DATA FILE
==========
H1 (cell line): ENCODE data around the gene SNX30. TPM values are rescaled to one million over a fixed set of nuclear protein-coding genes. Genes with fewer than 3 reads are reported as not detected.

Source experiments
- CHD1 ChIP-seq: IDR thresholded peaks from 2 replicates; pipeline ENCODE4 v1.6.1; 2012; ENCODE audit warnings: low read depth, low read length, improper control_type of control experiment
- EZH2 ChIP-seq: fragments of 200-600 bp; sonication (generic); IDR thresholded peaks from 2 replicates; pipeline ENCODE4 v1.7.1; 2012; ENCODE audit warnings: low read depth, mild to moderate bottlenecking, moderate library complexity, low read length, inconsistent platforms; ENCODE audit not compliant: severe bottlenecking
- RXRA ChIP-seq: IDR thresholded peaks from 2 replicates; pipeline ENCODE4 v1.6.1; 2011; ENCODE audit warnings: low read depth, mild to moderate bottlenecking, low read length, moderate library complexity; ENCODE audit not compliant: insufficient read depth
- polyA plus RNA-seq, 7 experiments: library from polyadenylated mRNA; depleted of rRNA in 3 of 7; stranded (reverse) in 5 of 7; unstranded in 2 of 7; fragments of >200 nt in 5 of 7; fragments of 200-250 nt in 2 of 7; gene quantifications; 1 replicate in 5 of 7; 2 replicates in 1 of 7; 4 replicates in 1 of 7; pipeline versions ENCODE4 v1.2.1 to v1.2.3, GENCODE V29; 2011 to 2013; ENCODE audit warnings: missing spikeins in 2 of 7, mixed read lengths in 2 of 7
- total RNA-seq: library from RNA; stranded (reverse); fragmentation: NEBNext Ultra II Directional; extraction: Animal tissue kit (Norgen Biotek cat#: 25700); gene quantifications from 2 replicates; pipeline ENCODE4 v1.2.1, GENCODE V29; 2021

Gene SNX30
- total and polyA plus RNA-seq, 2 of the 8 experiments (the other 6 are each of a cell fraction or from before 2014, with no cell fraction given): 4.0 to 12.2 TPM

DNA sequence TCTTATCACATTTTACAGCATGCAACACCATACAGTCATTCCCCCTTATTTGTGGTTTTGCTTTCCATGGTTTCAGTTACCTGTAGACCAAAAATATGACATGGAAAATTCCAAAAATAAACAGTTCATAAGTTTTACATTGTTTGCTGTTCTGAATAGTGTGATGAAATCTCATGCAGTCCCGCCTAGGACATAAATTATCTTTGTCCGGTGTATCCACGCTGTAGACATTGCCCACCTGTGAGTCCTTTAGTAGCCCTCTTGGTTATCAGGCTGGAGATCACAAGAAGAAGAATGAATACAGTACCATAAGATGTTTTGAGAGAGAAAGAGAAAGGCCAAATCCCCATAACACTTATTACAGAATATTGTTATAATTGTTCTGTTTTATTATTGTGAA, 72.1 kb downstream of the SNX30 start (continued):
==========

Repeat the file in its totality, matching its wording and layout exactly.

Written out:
H1 (cell line): ENCODE data around the gene SNX30. TPM values are rescaled to one million over a fixed set of nuclear protein-coding genes. Genes with fewer than 3 reads are reported as not detected.

Source experiments
- CHD1 ChIP-seq: IDR thresholded peaks from 2 replicates; pipeline ENCODE4 v1.6.1; 2012; ENCODE audit warnings: low read depth, low read length, improper control_type of control experiment
- EZH2 ChIP-seq: fragments of 200-600 bp; sonication (generic); IDR thresholded peaks from 2 replicates; pipeline ENCODE4 v1.7.1; 2012; ENCODE audit warnings: low read depth, mild to moderate bottlenecking, moderate library complexity, low read length, inconsistent platforms; ENCODE audit not compliant: severe bottlenecking
- RXRA ChIP-seq: IDR thresholded peaks from 2 replicates; pipeline ENCODE4 v1.6.1; 2011; ENCODE audit warnings: low read depth, mild to moderate bottlenecking, low read length, moderate library complexity; ENCODE audit not compliant: insufficient read depth
- polyA plus RNA-seq, 7 experiments: library from polyadenylated mRNA; depleted of rRNA in 3 of 7; stranded (reverse) in 5 of 7; unstranded in 2 of 7; fragments of >200 nt in 5 of 7; fragments of 200-250 nt in 2 of 7; gene quantifications; 1 replicate in 5 of 7; 2 replicates in 1 of 7; 4 replicates in 1 of 7; pipeline versions ENCODE4 v1.2.1 to v1.2.3, GENCODE V29; 2011 to 2013; ENCODE audit warnings: missing spikeins in 2 of 7, mixed read lengths in 2 of 7
- total RNA-seq: library from RNA; stranded (reverse); fragmentation: NEBNext Ultra II Directional; extraction: Animal tissue kit (Norgen Biotek cat#: 25700); gene quantifications from 2 replicates; pipeline ENCODE4 v1.2.1, GENCODE V29; 2021

Gene SNX30
- total and polyA plus RNA-seq, 2 of the 8 experiments (the other 6 are each of a cell fraction or from before 2014, with no cell fraction given): 4.0 to 12.2 TPM

DNA sequence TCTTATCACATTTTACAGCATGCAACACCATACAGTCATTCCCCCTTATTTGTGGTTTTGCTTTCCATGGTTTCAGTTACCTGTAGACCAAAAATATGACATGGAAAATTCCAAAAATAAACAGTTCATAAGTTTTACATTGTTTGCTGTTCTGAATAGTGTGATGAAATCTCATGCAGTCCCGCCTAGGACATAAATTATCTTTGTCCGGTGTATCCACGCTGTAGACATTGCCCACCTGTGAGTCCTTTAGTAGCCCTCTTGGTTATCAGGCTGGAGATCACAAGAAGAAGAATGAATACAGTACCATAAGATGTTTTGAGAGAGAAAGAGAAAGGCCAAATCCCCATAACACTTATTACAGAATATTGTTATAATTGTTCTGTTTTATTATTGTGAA, 72.1 kb downstream of the SNX30 start (continued):